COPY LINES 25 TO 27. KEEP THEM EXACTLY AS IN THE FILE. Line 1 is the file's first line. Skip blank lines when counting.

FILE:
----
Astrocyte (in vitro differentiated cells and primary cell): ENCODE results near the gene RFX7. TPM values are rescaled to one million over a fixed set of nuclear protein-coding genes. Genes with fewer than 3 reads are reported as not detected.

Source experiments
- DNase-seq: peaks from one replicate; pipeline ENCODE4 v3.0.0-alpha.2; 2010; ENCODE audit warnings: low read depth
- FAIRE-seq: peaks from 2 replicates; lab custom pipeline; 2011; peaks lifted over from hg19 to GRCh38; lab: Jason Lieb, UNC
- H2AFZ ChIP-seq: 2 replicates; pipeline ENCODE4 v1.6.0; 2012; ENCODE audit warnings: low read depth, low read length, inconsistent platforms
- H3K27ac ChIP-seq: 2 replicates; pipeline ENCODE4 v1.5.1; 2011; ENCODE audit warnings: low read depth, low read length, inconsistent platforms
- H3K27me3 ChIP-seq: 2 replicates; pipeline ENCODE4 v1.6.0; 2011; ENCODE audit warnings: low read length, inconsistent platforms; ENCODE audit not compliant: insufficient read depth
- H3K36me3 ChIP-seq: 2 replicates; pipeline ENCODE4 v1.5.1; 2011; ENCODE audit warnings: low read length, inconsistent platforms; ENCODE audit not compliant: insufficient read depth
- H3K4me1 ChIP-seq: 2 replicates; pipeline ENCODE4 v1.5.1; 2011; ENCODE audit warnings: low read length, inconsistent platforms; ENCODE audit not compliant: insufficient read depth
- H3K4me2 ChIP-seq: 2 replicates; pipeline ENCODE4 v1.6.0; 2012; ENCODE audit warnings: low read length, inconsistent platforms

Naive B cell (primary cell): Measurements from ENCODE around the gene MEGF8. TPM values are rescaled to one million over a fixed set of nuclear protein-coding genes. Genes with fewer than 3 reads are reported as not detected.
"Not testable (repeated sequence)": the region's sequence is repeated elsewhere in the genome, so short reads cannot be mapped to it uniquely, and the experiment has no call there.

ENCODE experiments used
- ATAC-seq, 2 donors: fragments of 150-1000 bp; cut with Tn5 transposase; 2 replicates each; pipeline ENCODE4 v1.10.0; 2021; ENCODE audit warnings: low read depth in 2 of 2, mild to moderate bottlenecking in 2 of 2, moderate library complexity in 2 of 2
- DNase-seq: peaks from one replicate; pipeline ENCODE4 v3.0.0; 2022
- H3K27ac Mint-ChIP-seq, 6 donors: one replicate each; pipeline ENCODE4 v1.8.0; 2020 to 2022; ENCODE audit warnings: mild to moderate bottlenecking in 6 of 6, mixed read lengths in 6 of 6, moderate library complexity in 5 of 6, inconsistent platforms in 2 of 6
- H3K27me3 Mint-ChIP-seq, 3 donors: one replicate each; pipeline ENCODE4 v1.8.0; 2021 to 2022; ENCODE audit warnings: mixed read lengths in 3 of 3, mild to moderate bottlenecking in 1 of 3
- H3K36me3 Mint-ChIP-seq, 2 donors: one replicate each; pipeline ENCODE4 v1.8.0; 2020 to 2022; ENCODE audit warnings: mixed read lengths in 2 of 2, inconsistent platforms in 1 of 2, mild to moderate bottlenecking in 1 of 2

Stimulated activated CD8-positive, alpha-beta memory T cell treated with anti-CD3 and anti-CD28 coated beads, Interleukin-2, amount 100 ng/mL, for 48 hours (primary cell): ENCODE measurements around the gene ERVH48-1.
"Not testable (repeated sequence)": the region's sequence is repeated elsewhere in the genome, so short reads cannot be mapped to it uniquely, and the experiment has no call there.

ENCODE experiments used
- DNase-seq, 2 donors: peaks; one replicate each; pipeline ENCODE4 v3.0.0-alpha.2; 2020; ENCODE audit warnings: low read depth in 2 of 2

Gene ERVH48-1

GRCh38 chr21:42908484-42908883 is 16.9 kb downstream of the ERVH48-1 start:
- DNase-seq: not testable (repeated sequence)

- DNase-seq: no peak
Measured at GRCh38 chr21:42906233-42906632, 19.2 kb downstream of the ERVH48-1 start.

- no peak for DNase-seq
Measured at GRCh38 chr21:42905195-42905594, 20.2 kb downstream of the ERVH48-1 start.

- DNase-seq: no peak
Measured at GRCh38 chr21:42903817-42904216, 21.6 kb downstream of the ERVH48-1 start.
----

- DNase-seq: not testable (repeated sequence)

- DNase-seq: no peak
Measured at GRCh38 chr21:42906233-42906632, 19.2 kb downstream of the ERVH48-1 start.